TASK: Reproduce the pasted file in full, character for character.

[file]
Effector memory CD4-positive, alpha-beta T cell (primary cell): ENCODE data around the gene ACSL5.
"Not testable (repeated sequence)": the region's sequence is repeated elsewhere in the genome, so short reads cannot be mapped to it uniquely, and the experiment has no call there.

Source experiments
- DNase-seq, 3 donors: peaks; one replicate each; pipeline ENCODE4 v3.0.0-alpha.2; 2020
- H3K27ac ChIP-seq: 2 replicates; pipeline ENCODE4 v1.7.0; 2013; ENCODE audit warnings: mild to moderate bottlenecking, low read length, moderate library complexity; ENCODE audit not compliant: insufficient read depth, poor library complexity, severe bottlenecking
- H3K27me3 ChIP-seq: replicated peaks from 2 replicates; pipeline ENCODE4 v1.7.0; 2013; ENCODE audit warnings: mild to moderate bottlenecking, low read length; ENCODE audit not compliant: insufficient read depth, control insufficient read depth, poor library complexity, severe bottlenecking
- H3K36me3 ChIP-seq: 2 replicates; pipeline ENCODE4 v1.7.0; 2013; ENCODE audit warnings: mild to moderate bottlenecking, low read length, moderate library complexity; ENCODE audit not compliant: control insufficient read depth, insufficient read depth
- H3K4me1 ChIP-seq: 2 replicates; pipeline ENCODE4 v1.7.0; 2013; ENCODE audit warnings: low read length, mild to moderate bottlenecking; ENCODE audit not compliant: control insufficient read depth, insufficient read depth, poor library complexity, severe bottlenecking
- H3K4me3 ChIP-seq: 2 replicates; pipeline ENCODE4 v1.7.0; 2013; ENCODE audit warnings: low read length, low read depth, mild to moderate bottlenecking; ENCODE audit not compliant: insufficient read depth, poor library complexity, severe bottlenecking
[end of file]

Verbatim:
Effector memory CD4-positive, alpha-beta T cell (primary cell): ENCODE data around the gene ACSL5.
"Not testable (repeated sequence)": the region's sequence is repeated elsewhere in the genome, so short reads cannot be mapped to it uniquely, and the experiment has no call there.

Source experiments
- DNase-seq, 3 donors: peaks; one replicate each; pipeline ENCODE4 v3.0.0-alpha.2; 2020
- H3K27ac ChIP-seq: 2 replicates; pipeline ENCODE4 v1.7.0; 2013; ENCODE audit warnings: mild to moderate bottlenecking, low read length, moderate library complexity; ENCODE audit not compliant: insufficient read depth, poor library complexity, severe bottlenecking
- H3K27me3 ChIP-seq: replicated peaks from 2 replicates; pipeline ENCODE4 v1.7.0; 2013; ENCODE audit warnings: mild to moderate bottlenecking, low read length; ENCODE audit not compliant: insufficient read depth, control insufficient read depth, poor library complexity, severe bottlenecking
- H3K36me3 ChIP-seq: 2 replicates; pipeline ENCODE4 v1.7.0; 2013; ENCODE audit warnings: mild to moderate bottlenecking, low read length, moderate library complexity; ENCODE audit not compliant: control insufficient read depth, insufficient read depth
- H3K4me1 ChIP-seq: 2 replicates; pipeline ENCODE4 v1.7.0; 2013; ENCODE audit warnings: low read length, mild to moderate bottlenecking; ENCODE audit not compliant: control insufficient read depth, insufficient read depth, poor library complexity, severe bottlenecking
- H3K4me3 ChIP-seq: 2 replicates; pipeline ENCODE4 v1.7.0; 2013; ENCODE audit warnings: low read length, low read depth, mild to moderate bottlenecking; ENCODE audit not compliant: insufficient read depth, poor library complexity, severe bottlenecking